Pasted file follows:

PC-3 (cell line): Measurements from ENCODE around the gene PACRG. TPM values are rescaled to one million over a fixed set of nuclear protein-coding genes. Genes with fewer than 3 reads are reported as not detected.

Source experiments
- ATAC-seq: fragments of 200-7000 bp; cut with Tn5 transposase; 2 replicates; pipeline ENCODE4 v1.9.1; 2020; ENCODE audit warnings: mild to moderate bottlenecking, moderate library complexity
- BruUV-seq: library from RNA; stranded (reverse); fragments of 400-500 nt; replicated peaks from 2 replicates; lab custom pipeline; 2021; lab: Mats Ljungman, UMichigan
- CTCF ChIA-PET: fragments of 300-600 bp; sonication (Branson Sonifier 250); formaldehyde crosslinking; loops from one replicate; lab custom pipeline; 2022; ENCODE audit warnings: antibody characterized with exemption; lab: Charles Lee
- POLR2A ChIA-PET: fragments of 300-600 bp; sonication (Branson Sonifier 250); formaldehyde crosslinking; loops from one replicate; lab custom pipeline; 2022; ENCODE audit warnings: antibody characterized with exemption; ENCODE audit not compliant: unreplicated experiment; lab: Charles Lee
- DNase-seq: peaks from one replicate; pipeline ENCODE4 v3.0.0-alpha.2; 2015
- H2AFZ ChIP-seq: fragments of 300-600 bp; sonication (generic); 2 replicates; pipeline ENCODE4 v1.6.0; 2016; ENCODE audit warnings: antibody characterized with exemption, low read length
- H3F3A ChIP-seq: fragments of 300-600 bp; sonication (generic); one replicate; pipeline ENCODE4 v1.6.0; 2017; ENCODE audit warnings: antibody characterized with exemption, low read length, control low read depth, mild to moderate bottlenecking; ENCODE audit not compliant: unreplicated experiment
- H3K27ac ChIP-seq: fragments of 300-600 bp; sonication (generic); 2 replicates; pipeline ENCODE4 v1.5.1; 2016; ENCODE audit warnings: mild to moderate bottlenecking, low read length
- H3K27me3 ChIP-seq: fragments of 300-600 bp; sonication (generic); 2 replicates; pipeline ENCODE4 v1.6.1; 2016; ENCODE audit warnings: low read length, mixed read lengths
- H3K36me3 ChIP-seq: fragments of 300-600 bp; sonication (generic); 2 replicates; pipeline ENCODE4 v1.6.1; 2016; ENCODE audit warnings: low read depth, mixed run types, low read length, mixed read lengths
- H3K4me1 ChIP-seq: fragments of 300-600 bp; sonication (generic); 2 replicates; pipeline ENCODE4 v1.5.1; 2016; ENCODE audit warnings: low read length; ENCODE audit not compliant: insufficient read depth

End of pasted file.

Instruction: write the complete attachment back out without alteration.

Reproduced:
PC-3 (cell line): Measurements from ENCODE around the gene PACRG. TPM values are rescaled to one million over a fixed set of nuclear protein-coding genes. Genes with fewer than 3 reads are reported as not detected.

Source experiments
- ATAC-seq: fragments of 200-7000 bp; cut with Tn5 transposase; 2 replicates; pipeline ENCODE4 v1.9.1; 2020; ENCODE audit warnings: mild to moderate bottlenecking, moderate library complexity
- BruUV-seq: library from RNA; stranded (reverse); fragments of 400-500 nt; replicated peaks from 2 replicates; lab custom pipeline; 2021; lab: Mats Ljungman, UMichigan
- CTCF ChIA-PET: fragments of 300-600 bp; sonication (Branson Sonifier 250); formaldehyde crosslinking; loops from one replicate; lab custom pipeline; 2022; ENCODE audit warnings: antibody characterized with exemption; lab: Charles Lee
- POLR2A ChIA-PET: fragments of 300-600 bp; sonication (Branson Sonifier 250); formaldehyde crosslinking; loops from one replicate; lab custom pipeline; 2022; ENCODE audit warnings: antibody characterized with exemption; ENCODE audit not compliant: unreplicated experiment; lab: Charles Lee
- DNase-seq: peaks from one replicate; pipeline ENCODE4 v3.0.0-alpha.2; 2015
- H2AFZ ChIP-seq: fragments of 300-600 bp; sonication (generic); 2 replicates; pipeline ENCODE4 v1.6.0; 2016; ENCODE audit warnings: antibody characterized with exemption, low read length
- H3F3A ChIP-seq: fragments of 300-600 bp; sonication (generic); one replicate; pipeline ENCODE4 v1.6.0; 2017; ENCODE audit warnings: antibody characterized with exemption, low read length, control low read depth, mild to moderate bottlenecking; ENCODE audit not compliant: unreplicated experiment
- H3K27ac ChIP-seq: fragments of 300-600 bp; sonication (generic); 2 replicates; pipeline ENCODE4 v1.5.1; 2016; ENCODE audit warnings: mild to moderate bottlenecking, low read length
- H3K27me3 ChIP-seq: fragments of 300-600 bp; sonication (generic); 2 replicates; pipeline ENCODE4 v1.6.1; 2016; ENCODE audit warnings: low read length, mixed read lengths
- H3K36me3 ChIP-seq: fragments of 300-600 bp; sonication (generic); 2 replicates; pipeline ENCODE4 v1.6.1; 2016; ENCODE audit warnings: low read depth, mixed run types, low read length, mixed read lengths
- H3K4me1 ChIP-seq: fragments of 300-600 bp; sonication (generic); 2 replicates; pipeline ENCODE4 v1.5.1; 2016; ENCODE audit warnings: low read length; ENCODE audit not compliant: insufficient read depth